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Sgt Rob Smith and Constable Paul Muller (L-R) Kaitlin Hodby, Leah Thorpe, Layne O'Brien, Brooke Hodby and Maddison Thorpe The Smythe boys Melanie and Chevy Ohl (L-R) Neve Flint, Brooke Roberts Holly Hill and Isabelle Elms The Hamilton family (L-R) Charlie Swaffield and Friend, Jayden and Eathan Little and Rylee Flint csg Mitchell Brown and friends (L-R) Fern, Simon, Phoenix Morgan and River Levi Aboutusgeneric_1 dragline mine Sgt Rob Smith and Constable Paul Muller (L-R) Sebastion Rayfield, Vincent Rayfield, Trishelle Avu and Tayla Thorpe
Sgt Rob Smith and Constable Paul Muller (L-R) Kaitlin Hodby, Leah Thorpe, Layne O'Brien, Brooke Hodby and Maddison Thorpe The Smythe boys Melanie and Chevy Ohl (L-R) Neve Flint, Brooke Roberts Holly Hill and Isabelle Elms The Hamilton family (L-R) Charlie Swaffield and Friend, Jayden and Eathan Little and Rylee Flint csg Mitchell Brown and friends (L-R) Fern, Simon, Phoenix Morgan and River Levi Aboutusgeneric_1 dragline mine

Mining leases EA approved
Wednesday 15 February 2017  

Wesfarmers say they're making “good progress” on plans to extend the life of Curragh mine at Blackwater beyond 2030, after receiving Commonwealth approval for some nearby mining lease applications.

Three years ago Wesfarmers paid Peabody $90 million for a Mining Development Licence (MDL) which they now want to convert to a Mining Lease which would allow them to start mining.

The area covered by the MDL contains about 250 million tonnes of mostly steelmaking coal, of which about 70 million tonnes is highly drilled and classified as proven and probable under JORC reporting rules.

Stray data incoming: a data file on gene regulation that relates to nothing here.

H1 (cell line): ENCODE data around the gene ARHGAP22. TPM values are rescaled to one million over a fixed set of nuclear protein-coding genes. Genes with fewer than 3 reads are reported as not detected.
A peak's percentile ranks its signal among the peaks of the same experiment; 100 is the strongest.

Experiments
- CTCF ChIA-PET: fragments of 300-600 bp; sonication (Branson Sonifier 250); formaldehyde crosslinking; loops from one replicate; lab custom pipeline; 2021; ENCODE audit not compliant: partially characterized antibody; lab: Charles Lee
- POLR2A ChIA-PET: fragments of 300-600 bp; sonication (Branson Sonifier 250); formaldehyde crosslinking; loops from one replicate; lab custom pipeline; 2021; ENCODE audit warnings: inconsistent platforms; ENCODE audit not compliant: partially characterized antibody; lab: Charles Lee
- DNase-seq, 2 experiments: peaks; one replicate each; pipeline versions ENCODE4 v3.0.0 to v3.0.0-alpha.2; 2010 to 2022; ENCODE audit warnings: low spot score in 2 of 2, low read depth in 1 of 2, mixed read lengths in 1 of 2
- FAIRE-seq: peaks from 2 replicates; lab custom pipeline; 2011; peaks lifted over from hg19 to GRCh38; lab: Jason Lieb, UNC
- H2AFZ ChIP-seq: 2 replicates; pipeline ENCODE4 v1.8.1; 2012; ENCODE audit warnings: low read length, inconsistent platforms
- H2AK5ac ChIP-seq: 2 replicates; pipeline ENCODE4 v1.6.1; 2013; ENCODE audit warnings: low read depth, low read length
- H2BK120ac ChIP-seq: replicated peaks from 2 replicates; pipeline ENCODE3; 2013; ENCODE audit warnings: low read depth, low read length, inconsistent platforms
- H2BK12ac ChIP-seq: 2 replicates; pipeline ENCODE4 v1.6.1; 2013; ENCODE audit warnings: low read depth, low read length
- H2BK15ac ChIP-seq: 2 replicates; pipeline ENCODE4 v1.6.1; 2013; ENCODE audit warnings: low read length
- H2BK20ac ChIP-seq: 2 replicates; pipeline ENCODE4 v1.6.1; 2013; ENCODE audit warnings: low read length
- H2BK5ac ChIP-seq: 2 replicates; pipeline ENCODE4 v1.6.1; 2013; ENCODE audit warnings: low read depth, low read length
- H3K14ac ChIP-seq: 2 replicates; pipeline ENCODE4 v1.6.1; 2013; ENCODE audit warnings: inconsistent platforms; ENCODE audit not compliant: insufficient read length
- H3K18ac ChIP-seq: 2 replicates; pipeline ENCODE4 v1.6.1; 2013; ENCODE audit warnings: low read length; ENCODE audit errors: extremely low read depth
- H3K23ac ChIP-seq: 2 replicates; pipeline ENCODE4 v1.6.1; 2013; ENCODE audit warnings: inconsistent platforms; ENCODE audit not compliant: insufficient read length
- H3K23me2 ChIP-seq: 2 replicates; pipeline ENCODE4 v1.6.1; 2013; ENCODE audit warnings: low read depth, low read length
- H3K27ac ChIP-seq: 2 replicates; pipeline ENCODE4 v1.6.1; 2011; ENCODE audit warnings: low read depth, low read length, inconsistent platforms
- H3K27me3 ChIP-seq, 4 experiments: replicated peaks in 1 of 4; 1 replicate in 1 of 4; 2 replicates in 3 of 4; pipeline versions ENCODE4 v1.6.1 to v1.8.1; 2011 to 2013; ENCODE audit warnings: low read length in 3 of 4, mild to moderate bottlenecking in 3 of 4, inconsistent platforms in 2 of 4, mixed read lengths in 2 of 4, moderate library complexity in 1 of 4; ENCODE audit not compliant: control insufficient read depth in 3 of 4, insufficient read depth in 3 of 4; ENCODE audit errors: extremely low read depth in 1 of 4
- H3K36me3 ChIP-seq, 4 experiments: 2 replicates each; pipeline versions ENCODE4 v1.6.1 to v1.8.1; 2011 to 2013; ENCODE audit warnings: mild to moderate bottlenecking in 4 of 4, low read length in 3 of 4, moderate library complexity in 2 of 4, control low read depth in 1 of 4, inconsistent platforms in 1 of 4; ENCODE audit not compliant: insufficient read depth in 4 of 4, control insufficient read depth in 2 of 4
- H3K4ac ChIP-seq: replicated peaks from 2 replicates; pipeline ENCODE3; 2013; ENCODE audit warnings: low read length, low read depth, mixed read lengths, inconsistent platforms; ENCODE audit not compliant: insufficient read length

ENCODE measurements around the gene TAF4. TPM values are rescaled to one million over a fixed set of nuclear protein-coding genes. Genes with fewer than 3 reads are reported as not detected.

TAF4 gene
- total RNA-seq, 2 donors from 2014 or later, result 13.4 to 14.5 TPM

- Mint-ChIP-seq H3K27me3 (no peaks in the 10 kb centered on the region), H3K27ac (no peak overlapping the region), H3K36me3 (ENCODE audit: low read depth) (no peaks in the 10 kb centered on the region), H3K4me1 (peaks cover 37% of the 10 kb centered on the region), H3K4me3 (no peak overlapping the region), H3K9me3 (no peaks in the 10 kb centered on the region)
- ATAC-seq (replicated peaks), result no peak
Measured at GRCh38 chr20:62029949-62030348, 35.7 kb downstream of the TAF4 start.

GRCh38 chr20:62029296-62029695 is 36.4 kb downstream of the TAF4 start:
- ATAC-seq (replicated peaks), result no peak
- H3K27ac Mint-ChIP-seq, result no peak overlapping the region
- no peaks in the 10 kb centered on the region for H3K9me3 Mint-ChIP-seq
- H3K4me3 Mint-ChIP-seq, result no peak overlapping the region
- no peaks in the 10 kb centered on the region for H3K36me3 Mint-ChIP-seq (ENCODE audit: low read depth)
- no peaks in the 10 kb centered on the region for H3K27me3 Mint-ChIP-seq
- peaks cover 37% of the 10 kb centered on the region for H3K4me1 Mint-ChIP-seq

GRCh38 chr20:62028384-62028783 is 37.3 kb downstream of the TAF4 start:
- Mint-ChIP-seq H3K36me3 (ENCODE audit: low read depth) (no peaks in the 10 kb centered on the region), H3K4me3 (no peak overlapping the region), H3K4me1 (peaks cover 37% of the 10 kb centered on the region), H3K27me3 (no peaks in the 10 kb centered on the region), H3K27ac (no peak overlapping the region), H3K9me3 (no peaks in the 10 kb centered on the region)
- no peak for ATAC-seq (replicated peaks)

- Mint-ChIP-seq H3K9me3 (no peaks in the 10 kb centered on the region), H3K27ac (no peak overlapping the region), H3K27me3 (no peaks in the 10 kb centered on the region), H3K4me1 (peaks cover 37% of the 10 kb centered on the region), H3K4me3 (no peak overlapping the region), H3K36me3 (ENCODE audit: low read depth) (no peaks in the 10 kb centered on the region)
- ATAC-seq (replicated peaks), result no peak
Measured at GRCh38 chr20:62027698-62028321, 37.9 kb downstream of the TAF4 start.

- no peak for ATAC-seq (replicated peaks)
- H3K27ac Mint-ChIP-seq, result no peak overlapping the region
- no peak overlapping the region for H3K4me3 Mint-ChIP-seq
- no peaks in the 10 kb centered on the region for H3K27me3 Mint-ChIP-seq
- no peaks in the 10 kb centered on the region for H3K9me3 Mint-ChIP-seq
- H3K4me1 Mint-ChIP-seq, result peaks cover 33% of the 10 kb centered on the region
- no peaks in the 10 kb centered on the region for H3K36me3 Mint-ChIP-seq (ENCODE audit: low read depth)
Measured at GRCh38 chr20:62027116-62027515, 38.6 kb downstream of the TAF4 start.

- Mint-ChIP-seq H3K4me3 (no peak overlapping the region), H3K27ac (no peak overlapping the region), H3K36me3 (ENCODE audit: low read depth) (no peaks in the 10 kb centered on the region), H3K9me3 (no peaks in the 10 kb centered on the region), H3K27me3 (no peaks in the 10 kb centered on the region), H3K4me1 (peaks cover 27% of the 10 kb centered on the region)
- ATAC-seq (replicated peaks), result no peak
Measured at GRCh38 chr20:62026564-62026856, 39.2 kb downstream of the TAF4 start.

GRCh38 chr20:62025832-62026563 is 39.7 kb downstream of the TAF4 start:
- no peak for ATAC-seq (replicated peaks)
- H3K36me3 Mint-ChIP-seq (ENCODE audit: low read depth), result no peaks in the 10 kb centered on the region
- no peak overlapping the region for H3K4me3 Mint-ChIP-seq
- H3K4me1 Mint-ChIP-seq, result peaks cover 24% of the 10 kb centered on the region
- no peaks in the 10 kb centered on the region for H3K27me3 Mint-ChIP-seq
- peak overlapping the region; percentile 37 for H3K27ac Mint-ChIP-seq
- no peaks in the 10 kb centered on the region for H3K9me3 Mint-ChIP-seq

Importantly for Wesfarmers, the MDL is located between the existing Curragh North and Curragh South mining operations, meaning the coal can be exploited without any new processing infrastructure.

At the time of the purchase, Managing Director Stewart Butel said the purchase from Peabody boosted the amount of coal that could be processed through existing Curragh infrastructure by nearly a third.

Pushing ahead with expansion alternatives is yet another sign that the region's biggest miners believe the worst of the downturn is behind them.

Record coal prices, the use of contractors, better weather and a revised mine plan at Curragh have helped owner Wesfarmers to deliver a $138 million before tax profit in the first half of this financial year.

The result is 24% higher than for the same period a year ago, and a way exceeds Wesfarmers own expectations at the start of 2016.

Looking to 2017, Curragh said this week they expect coal prices will remain hard to predict.

“Thermal and metallurgical coal prices are expected to remain highly volatile for the remainder of the 2017 financial year, with recent spot prices trading significantly below the November 2016 peak of US$311 per tonne,” they said.

“Seaborne supply has increased, however, Chinese policy appears to be indicating a preference for a stabilised price.

“The focus for the business will remain on improving operational productivity, cost control and capital discipline.”

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